The tree and the menorah

The menorah was not just a candelabrum. It symbolized the Covenant between God and the Jewish people.

Menorah (photo credit: REUTERS)
(photo credit: REUTERS)
Although many symbols were available to represent the State of Israel, the menorah was chosen. Central to the mishkan, the Tabernacle, the focus of worship during the years of desert wandering and the early Israelite settlement of Eretz Yisrael, two menorot stood in front of the Temple in Jerusalem.
After the Romans destroyed Jerusalem and the Temple Mount, a representation of the menorah carried by Jewish slaves was carved into the Arch of Titus in Rome. Representations of two menorot are common in Talmudic period mosaic floors, a sign of the symbol’s importance.
The menorah was not just a candelabrum. It symbolized the Covenant between God and the Jewish people.
Representing light, it was a symbol of Jewish spirituality and the unique mission of the Jewish people – living Torah.
As Rabbi Samson Raphael Hirsch writes in his commentary on Parshat Terumah: “Made completely of gold, it symbolizes precisely that unchanging firmness and timelessness which, as indicated by its form, is to blossom and develop in the Sanctuary of God through the spirit of God’s Law... to put awareness into practice by doing good... goodness and truth are eternal and immutable.”
Resembling a tree, the menorah symbolized awareness of God. But the symbol of a tree is also important in the history of the Jewish people.
When the Jewish people were about to enter Canaan, Moshe sent 10 scouts to explore the land and he instructed them carefully. Concerned for the safety of the Jewish people, he needed to know what resistance they might encounter. Curiously, however, he also asked them to look for “a tree” (Numbers 13:20).
Translations render the word in the plural, “trees,” since sometimes in Torah plurals are written in the singular, and it seems to make sense.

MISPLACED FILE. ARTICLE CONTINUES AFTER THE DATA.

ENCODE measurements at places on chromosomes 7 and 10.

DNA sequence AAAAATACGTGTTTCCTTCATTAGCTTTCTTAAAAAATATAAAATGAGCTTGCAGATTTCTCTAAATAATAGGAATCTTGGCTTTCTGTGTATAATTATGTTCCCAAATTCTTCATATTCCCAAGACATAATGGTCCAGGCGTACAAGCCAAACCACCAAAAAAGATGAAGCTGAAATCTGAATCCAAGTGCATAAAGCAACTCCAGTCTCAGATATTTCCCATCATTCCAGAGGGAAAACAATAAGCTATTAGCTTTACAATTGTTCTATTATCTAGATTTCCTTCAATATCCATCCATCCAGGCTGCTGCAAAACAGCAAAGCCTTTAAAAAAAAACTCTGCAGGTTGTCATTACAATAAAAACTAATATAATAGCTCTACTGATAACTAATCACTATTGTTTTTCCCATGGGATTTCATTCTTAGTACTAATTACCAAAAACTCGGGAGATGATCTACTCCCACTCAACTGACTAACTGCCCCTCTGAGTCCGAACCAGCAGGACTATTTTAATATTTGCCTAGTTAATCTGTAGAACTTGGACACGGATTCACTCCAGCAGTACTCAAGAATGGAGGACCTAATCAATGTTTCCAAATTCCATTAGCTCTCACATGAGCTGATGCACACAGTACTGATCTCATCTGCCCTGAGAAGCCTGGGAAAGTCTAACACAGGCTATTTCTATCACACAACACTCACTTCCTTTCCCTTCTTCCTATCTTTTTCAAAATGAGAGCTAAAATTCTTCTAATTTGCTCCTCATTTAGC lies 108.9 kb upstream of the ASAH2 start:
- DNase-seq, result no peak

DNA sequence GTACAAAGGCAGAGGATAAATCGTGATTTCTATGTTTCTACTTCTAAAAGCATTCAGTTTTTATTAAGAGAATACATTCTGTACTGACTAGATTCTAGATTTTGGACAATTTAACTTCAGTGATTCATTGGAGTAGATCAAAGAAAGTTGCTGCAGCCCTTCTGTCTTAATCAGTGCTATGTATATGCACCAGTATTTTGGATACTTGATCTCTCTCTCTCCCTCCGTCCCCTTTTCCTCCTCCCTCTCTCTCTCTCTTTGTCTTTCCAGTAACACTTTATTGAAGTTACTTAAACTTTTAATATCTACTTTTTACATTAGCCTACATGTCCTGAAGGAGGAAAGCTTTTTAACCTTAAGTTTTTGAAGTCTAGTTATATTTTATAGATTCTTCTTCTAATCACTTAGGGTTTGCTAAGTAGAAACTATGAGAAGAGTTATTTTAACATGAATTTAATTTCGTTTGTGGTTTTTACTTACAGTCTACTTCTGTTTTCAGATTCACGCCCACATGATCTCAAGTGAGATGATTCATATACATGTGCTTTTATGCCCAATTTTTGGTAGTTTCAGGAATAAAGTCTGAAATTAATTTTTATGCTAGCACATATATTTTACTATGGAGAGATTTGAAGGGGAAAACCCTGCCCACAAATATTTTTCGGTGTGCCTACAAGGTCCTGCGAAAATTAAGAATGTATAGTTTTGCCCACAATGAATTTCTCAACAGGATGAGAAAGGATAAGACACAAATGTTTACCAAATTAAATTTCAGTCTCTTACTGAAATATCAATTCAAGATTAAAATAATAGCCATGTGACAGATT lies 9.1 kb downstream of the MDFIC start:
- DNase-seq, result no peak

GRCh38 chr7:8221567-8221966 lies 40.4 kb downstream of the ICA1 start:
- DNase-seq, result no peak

But during a dangerous and sensitive military reconnaissance, why look for trees? Trees are important practically as signs of abundance and settled communities and the scouts brought back huge fruits as proof of their existence. But perhaps the use of the singular is also correct. In which case, what “tree” did Moshe have in mind? When Abraham purchased a burial cave, Machpelah, in Hebron, he included in the contract not only the cave and surrounding fields, but “the tree” – again, singular in Torah, although translated as plural (Genesis 23:17). Why is a particular tree important? According to Midrash, this tree led to the Garden of Eden, where Adam and Eve were buried, and Abraham knew that – which explains why this tree was special.
When Noah sent out a dove from the ark (Genesis 8:11) it returned with an olive branch, a symbol of hope and renewal. According to a Midrash, that branch was from a tree that had survived the flood, a tree from the Garden of Eden. What tree could that be? The most famous tree in history is the Tree of Knowledge (Genesis 2:17), the source of our awareness of Good and Evil, forbidden to taste. Moses knew about this tree and therefore directed the scouts to search for it.
The tree was the epicenter of Jewish consciousness and a symbol of the connection between the Jewish People and Eretz Yisrael. An eternal source of imagination and inspiration, this tree symbolizes Jewish history: Exile, Return and Redemption.
To paraphrase, this was not only the “Tree of Knowledge,” but the Tree of Authenticity; it gives the Jewish people the strength to withstand persecution, self-doubt and fear.
The two great menorot that stood on the Temple Mount represented understanding and consciousness, its seven branches representing the sevenfold eternal cycles of freedom and learning (mikraei kodesh). The symbol of tree-as-menorah represents the belief that the Jewish People will not only survive, they will prevail, and one day there will be true and everlasting peace.
As Israel’s national symbol, the menorah represents uniqueness, not simply as an artificial political construct, but as an essentially Jewish entity, and the basis for the Third Jewish Commonwealth.
On Independence Day, walking through parks filled with Israelis celebrating our national collective holiday with barbeques, it is a reminder of the korbanot (ritual sacrifices) that were offered on the Temple Mount thousands of years ago. And on Independence Day, we thank God for our Jewish state.
So light the fires; we are home and counting our blessings.